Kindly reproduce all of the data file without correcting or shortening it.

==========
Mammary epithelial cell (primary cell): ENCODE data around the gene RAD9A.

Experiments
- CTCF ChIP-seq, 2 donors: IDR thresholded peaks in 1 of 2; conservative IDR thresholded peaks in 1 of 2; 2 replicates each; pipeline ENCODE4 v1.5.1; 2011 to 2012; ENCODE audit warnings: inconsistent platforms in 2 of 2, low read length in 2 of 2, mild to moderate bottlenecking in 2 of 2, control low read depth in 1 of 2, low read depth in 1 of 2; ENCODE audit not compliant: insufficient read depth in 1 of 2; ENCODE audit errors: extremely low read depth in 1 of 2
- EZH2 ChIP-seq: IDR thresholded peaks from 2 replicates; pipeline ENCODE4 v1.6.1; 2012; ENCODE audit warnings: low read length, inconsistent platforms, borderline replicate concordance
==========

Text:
Mammary epithelial cell (primary cell): ENCODE data around the gene RAD9A.

Experiments
- CTCF ChIP-seq, 2 donors: IDR thresholded peaks in 1 of 2; conservative IDR thresholded peaks in 1 of 2; 2 replicates each; pipeline ENCODE4 v1.5.1; 2011 to 2012; ENCODE audit warnings: inconsistent platforms in 2 of 2, low read length in 2 of 2, mild to moderate bottlenecking in 2 of 2, control low read depth in 1 of 2, low read depth in 1 of 2; ENCODE audit not compliant: insufficient read depth in 1 of 2; ENCODE audit errors: extremely low read depth in 1 of 2
- EZH2 ChIP-seq: IDR thresholded peaks from 2 replicates; pipeline ENCODE4 v1.6.1; 2012; ENCODE audit warnings: low read length, inconsistent platforms, borderline replicate concordance